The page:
[e2e] Protocols breaking the end-to-end argument
David P. Reed
dpreed at reed.com
Mon Oct 26 07:23:35 PDT 2009
On 10/25/2009 10:04 PM, Richard Bennett wrote:
> 37 years of networking history boils down to this:
> 13. Angry old hippies go "Right on, FCC, your daddy's Internet is good
> enough for you!"
What a warped interpretation of history... it discredits itself, in my
opinion only, of course. If this were a forum for discussing policy
matters, I'd engage in debunking it. It is not such a forum, however.
This is a research forum, loosely associated with the IRTF, and
Bennett's comments (true or not) have not contributed to this forum.
With regard to historical analysis, Bennett (and his informants) are
welcome to write an article for ACMs Annals in the History of Computing,
where actual historians apply peer review to such claims and submissions.
The use of the phrase "rhetorical trick" is offensive to me personally.
Bennett persists in this claim, and John Day surprisingly (to me) joins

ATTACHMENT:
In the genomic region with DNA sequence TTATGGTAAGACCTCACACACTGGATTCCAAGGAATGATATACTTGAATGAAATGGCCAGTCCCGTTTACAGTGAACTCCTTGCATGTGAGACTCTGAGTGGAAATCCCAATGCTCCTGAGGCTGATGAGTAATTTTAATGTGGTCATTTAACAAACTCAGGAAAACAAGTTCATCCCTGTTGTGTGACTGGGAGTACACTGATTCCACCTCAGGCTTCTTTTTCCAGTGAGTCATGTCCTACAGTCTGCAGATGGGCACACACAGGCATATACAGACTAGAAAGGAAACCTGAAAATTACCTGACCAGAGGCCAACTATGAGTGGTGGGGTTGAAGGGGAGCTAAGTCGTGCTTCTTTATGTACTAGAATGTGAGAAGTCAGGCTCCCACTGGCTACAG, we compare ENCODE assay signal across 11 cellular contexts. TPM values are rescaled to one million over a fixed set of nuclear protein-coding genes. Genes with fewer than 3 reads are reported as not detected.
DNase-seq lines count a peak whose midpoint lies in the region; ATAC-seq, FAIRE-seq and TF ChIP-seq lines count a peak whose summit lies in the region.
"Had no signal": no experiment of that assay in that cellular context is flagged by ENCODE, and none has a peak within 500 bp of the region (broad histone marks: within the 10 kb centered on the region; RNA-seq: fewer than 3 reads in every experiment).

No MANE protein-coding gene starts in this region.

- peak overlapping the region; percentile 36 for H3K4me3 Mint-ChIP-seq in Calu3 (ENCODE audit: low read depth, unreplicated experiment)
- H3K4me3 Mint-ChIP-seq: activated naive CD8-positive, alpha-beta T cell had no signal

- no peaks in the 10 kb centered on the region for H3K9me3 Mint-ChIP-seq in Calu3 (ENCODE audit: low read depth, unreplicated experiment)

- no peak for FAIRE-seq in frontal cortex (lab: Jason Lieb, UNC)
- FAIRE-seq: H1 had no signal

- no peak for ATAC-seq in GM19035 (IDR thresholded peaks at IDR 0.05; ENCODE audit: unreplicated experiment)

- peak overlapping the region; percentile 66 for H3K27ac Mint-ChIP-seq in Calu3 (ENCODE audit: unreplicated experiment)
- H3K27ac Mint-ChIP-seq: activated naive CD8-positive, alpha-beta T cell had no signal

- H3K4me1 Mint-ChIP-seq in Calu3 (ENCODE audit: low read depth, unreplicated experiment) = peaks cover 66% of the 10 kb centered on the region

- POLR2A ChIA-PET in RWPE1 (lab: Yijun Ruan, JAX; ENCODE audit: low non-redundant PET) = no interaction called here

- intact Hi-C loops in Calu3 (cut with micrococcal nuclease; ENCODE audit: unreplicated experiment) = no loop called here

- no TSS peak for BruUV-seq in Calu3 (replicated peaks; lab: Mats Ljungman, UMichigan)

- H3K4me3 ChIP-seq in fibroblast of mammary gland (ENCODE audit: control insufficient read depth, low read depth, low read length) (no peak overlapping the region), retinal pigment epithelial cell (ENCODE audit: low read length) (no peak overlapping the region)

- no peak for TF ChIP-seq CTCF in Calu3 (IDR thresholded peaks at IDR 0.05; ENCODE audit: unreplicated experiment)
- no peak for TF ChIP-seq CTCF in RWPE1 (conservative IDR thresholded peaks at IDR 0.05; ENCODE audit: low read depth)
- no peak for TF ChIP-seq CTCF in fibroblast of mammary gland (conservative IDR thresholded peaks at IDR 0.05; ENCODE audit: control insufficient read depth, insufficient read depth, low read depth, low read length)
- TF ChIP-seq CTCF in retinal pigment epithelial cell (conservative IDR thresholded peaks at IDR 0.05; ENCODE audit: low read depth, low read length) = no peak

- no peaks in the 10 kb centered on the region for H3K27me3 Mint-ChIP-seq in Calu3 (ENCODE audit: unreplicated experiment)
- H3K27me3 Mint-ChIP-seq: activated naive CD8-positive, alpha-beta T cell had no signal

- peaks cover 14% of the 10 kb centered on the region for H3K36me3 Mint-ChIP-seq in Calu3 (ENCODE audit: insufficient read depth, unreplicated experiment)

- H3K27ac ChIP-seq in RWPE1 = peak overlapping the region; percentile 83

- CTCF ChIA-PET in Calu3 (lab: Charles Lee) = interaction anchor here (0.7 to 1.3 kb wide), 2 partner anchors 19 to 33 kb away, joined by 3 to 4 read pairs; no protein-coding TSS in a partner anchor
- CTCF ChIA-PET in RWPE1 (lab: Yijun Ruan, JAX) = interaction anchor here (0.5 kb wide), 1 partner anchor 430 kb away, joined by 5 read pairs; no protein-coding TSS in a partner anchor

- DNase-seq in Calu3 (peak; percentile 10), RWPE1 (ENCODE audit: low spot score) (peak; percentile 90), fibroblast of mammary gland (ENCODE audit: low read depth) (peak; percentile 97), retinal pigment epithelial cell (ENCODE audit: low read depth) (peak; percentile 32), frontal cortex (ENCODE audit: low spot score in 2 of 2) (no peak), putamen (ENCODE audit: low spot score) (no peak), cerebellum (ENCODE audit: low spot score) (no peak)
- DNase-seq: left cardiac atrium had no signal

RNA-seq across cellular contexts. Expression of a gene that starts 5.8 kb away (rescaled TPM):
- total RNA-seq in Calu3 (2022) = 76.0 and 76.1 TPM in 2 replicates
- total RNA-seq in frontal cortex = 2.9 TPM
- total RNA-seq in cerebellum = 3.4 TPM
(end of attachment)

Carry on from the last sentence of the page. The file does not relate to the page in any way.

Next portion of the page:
him in this warped idea that our paper was written as a move in a battle
(war) that some would claim was relevant to today. That it offends me
personally doesn't matter that much in the scheme of things - certainly
Bennett's strange historical analysis of "causation" wouldn't stand a
test against facts.
However, it is clear we must take Bennett seriously: Jon Peha (FCC Chief
Technologist), Robert Pepper (former FCC senior exec and Cisco senior
exec), Rob Atkinson (progressive political activist and friend of Blair
Levin), and several Congress members (including Darryl Issa) support the
organization that employs Bennett as a Senior Fellow where he makes this
set of claims (ITIF) *as part of his job*. That organization claims to
be a "non-partisan think tank" devoted to research and analysis. So I'd
suggest that this analysis be subjected to rigorous review - but NOT on
an IRTF list. Perhaps Bennett's claim (made in his online resume) that
he was "responsible" for major networking standards, "including ... WiFi
and UWB" will also be reviewed rigorously, again, not on this list, but
elsewhere, perhaps by the FCC. Many people on this list know some of
the people who are given credit for 802.11 in the community -- you're
welcome to ask them about Bennett.
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